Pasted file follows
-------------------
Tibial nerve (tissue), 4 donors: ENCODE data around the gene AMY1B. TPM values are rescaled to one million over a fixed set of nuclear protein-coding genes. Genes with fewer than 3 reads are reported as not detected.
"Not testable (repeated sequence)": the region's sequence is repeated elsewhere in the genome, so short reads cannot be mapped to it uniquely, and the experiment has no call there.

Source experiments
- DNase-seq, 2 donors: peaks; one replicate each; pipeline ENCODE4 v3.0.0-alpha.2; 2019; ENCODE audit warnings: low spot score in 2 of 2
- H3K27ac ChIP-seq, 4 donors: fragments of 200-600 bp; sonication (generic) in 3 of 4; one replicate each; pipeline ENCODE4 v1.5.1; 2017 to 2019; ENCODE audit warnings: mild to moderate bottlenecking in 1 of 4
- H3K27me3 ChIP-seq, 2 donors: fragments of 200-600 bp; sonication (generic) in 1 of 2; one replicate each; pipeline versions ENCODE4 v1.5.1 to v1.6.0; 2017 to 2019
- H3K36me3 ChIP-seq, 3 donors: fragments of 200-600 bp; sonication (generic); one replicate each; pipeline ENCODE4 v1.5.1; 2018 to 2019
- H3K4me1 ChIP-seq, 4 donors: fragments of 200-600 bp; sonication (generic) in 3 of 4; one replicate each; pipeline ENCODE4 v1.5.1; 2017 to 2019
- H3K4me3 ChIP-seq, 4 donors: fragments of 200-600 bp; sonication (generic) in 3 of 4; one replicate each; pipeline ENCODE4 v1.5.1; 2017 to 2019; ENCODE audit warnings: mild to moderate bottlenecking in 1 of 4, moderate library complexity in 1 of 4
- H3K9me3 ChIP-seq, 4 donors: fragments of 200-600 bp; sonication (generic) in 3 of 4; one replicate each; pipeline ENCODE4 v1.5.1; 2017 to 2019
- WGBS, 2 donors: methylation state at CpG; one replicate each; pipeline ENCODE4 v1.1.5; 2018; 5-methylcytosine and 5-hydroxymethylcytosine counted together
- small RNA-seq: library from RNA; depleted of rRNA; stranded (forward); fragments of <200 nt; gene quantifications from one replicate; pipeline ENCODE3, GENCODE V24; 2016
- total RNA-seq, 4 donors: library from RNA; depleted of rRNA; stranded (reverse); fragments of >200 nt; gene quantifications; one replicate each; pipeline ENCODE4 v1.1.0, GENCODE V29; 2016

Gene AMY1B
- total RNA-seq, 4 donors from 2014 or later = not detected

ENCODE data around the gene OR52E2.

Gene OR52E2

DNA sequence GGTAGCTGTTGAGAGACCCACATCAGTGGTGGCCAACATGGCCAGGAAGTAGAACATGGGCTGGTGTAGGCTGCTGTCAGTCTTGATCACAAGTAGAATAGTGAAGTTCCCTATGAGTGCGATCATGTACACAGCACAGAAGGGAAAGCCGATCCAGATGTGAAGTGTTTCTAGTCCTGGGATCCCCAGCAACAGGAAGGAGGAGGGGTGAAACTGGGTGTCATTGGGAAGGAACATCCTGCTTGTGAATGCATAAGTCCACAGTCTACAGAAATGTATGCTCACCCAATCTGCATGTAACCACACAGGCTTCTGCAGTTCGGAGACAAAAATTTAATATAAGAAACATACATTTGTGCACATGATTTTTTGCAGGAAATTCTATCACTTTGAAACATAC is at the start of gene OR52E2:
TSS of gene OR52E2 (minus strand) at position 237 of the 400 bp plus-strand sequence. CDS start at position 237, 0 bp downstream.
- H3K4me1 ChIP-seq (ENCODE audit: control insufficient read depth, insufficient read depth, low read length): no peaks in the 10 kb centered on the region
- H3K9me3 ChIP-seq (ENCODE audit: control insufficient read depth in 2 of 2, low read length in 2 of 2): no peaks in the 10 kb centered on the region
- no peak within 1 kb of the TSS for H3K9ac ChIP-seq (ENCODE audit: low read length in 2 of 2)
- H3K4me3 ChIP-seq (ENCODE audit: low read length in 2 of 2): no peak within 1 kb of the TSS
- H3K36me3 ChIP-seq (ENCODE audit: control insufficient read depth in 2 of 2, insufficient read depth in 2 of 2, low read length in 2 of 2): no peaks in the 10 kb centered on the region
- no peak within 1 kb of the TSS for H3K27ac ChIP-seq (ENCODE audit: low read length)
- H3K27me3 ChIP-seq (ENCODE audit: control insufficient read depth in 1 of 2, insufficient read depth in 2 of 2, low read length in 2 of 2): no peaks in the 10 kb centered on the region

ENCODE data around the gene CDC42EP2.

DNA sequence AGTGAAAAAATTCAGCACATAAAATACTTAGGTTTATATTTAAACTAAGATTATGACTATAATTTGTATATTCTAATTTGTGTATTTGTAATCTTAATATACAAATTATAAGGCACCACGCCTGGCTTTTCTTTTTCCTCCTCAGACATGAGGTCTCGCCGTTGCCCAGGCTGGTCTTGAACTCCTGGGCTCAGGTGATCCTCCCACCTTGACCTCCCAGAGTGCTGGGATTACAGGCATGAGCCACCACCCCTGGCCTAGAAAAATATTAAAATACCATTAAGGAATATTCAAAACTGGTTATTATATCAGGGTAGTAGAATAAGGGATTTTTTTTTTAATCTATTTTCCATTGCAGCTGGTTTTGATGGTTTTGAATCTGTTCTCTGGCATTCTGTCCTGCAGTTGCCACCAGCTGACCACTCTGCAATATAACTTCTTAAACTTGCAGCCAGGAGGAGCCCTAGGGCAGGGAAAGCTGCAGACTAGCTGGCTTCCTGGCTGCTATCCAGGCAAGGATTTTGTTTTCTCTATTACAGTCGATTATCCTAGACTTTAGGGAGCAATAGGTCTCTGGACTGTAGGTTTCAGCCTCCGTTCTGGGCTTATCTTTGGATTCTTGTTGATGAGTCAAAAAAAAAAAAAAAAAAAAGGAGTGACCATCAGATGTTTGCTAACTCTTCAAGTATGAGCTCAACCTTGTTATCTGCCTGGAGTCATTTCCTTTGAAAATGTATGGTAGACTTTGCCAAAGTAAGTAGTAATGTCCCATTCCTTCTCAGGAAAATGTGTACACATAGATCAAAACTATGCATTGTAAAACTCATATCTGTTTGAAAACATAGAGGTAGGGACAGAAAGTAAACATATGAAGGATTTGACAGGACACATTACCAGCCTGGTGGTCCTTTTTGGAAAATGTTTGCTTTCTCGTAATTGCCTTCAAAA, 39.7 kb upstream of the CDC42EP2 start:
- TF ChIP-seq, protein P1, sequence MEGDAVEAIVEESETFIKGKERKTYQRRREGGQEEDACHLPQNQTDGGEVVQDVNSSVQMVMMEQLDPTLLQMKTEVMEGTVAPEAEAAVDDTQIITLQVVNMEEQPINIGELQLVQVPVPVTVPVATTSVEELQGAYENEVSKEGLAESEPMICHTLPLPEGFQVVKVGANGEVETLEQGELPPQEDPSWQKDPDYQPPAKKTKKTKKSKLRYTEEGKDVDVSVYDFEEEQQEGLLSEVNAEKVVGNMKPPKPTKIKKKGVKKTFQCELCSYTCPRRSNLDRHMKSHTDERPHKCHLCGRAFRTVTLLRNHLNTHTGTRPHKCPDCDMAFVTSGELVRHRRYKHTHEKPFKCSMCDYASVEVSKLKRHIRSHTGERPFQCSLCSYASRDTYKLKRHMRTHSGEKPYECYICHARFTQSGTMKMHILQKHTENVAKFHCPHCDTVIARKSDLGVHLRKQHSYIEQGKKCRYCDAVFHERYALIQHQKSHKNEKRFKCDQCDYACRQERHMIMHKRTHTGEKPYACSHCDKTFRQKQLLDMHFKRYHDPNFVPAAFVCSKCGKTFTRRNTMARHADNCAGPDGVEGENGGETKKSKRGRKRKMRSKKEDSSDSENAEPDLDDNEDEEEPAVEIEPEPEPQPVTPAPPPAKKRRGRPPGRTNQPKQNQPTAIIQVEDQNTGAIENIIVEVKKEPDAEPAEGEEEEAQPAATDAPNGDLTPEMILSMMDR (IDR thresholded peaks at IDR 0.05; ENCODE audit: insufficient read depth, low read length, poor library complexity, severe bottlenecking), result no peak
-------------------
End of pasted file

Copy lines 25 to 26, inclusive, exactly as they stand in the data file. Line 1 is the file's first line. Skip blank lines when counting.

- no peak within 1 kb of the TSS for H3K27ac ChIP-seq (ENCODE audit: low read length)
- H3K27me3 ChIP-seq (ENCODE audit: control insufficient read depth in 1 of 2, insufficient read depth in 2 of 2, low read length in 2 of 2): no peaks in the 10 kb centered on the region